Book Review: Whispers Under Ground by Ben Aaronovitch

Whispers Under Ground by

Ben Aaronovitch

Wow, never have I snapped up and read all the currently available books in a series so quickly. With my enthusiasm waning for Harry Dresden in light of the new direction the Dresden Files series has taken in the last few books, someone else has recently dethroned him as my favorite leading man in urban fantasy fiction. Peter Grant is my master now!

I’m really enjoying this series. I probably didn’t like this book as much as the two preceding it, but then again, Rivers of London (review here) was excellent and the sequel Moon Over Soho (review here) was even better, so I knew that was going to be hard to top.

The story begins with a strange murder in the London Underground, and as usual, strange murders always lead to a call to The Folly, home of the Metropolitan Police’s two-man paranormal investigative unit. And thus Peter is dragged into a messy case involving a dead American exchange student who is also the son of a rich and powerful U.S. Senator. Added to that is The Folly’s ongoing manhunt for “The Faceless Man”, the rogue wizard who wreaked havoc and almost got Peter killed in the last book.

Actually, I’d thought this book would take up that thread directly, following through on the mystery behind who The Faceless Man is and ending that story arc, but apparently not. It seems the author has plans instead to expand that particular plot line over the course of future books, an indication that the scope of this series will be getting bigger and bigger. I’m not sure how I feel about that; on the one hand, I’m glad there are ambitious plans for these novels, but on the other, a part of me still prefers the one-contained-mystery-per-book-at-a-time kind of format.

Already, this book feels like there’s a lot more happening in it than the others. With the exception of a couple scenes, the story didn’t feel as suspenseful because the mystery was “diluted” amidst all that was going on. Maybe that’s also why its chapters were organized into what happened by days of the week this time, to help keep track of all the events over time.  There seems to be a lot more exposition as well, and sadly — at least it feels this way to me — less history about London and less of Peter experimenting with magic using science, which were the two things I’d loved best about the first two books. Actually, there’s just not as much magic, period.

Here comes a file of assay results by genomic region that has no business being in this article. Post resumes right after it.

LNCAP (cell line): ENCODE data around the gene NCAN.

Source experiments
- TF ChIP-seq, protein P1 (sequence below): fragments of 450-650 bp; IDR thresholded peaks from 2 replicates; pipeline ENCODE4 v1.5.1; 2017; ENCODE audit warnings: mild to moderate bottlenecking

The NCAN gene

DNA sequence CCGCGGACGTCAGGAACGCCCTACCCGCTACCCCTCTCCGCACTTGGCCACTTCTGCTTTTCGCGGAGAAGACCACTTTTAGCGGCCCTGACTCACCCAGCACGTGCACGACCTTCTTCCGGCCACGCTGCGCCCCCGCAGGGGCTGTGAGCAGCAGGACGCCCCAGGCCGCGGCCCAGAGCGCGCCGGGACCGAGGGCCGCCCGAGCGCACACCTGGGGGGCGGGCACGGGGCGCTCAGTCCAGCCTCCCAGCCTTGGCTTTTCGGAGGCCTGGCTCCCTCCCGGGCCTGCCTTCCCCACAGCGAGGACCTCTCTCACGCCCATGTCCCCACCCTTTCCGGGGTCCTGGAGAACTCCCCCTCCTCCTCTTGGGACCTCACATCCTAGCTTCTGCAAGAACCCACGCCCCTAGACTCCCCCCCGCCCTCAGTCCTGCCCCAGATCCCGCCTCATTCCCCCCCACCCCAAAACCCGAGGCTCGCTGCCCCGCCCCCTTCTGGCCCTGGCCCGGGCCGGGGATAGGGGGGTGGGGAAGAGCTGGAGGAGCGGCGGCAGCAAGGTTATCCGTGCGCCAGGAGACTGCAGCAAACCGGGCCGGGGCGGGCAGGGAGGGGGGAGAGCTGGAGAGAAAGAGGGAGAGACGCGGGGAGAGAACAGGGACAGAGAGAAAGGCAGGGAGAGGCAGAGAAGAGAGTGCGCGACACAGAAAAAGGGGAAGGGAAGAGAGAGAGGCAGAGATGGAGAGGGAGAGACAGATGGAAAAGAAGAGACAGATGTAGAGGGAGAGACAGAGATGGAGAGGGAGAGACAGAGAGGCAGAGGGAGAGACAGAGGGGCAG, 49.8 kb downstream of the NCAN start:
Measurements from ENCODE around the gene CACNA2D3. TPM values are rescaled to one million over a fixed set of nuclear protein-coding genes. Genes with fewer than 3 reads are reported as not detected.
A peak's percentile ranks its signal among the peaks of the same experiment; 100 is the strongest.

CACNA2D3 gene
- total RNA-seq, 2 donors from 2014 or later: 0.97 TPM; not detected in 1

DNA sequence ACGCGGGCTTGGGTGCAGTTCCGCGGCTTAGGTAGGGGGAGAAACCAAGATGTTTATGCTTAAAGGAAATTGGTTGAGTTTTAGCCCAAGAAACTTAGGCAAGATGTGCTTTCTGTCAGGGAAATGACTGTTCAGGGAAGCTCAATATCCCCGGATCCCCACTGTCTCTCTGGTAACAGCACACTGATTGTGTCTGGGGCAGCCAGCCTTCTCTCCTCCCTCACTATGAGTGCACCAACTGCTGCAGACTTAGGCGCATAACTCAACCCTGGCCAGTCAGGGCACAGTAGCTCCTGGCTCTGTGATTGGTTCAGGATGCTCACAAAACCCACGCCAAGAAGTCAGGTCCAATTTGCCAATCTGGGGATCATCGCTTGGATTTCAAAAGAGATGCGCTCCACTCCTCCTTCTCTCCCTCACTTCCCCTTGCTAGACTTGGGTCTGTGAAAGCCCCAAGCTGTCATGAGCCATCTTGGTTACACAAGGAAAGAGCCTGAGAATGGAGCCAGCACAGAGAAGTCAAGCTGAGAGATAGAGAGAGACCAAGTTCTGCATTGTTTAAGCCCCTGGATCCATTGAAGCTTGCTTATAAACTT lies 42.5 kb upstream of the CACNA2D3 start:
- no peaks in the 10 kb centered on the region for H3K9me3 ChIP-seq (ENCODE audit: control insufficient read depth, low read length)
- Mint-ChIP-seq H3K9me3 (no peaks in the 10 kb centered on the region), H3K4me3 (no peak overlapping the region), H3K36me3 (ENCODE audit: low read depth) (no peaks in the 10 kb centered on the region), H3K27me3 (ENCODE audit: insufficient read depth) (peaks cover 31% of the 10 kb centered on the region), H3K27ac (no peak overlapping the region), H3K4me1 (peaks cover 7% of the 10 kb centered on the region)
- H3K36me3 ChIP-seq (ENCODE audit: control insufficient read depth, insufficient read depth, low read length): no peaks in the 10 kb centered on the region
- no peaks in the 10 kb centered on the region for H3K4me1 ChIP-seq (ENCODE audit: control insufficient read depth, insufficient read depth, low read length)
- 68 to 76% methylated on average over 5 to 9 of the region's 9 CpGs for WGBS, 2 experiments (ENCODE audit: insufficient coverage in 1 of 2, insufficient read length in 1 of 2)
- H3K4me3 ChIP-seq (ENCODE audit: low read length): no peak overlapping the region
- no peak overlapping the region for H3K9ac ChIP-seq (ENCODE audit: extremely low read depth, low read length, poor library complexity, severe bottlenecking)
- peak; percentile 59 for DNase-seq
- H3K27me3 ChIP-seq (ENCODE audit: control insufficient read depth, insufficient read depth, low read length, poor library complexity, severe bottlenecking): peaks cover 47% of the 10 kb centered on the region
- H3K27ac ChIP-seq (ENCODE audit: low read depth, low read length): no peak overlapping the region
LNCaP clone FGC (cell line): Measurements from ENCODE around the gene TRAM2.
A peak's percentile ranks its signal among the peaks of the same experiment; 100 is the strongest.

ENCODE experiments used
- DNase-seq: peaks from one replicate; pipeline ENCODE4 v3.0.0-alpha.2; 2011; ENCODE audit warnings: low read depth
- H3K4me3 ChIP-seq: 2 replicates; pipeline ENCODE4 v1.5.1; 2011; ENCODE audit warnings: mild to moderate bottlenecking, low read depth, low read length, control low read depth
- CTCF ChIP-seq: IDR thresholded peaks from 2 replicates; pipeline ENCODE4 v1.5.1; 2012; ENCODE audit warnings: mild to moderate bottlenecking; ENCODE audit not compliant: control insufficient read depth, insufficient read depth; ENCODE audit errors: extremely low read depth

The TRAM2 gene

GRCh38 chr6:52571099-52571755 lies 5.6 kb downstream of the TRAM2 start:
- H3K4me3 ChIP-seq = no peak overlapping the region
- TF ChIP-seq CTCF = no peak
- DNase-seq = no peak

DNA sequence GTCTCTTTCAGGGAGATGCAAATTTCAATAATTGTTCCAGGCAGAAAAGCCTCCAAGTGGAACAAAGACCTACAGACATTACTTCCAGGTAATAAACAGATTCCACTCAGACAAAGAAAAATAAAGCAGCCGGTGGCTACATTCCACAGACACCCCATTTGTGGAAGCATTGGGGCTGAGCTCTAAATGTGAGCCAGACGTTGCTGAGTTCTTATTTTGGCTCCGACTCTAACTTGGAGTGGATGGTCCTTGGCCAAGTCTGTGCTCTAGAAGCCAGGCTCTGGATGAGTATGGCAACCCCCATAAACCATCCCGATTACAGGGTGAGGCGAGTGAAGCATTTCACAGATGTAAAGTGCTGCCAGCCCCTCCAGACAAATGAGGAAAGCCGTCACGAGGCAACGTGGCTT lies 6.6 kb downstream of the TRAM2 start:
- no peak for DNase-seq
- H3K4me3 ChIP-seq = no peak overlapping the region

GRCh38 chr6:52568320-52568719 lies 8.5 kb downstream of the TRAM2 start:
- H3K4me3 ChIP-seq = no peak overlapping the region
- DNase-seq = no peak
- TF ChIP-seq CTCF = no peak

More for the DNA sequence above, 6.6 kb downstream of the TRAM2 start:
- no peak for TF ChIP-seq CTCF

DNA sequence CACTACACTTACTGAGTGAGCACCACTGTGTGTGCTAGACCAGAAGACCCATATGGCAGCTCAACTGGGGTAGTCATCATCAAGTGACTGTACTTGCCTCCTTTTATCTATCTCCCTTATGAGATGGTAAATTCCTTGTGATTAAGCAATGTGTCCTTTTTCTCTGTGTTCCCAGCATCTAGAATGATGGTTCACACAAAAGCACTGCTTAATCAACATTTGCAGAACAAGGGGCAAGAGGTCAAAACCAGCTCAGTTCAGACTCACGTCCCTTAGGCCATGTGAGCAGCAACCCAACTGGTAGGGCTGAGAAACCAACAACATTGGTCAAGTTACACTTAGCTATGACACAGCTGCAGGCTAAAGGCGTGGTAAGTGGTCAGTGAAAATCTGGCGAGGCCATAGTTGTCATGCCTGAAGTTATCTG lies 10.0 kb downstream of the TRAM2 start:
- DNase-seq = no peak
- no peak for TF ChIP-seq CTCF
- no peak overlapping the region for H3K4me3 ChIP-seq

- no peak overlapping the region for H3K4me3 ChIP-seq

Despite that, there were some things I really liked about this book, not the least of all Lesley’s bigger role in this series. I wasn’t happy at all about what happened to her in the first book, and good to know she wasn’t just some shallow, throwaway plot device never to have a more important purpose again. There are also a few scenes which I felt were done extremely well, especially a particular one near the end in the eerie confines of the underground tunnels. Very imaginative and atmospheric.

Anyway, I’m glad that I’m all caught up now, but unfortunately that also means it’s going to be a long and difficult wait for the end of July, which is when the next book comes out.


12 Comments on “Book Review: Whispers Under Ground by Ben Aaronovitch”

  1. This is my favorite of the series so far, but I can’t wait to see what Foxglove Summer has in stall for us. Occasionally, I just type it into Netgalley and hope it appears….


  2. I was really sad when it got pushed to September. I feel like I need to find a cupboard I can lock myself in with a blanket and rock back and forth…we have to keep each other from going crazy…


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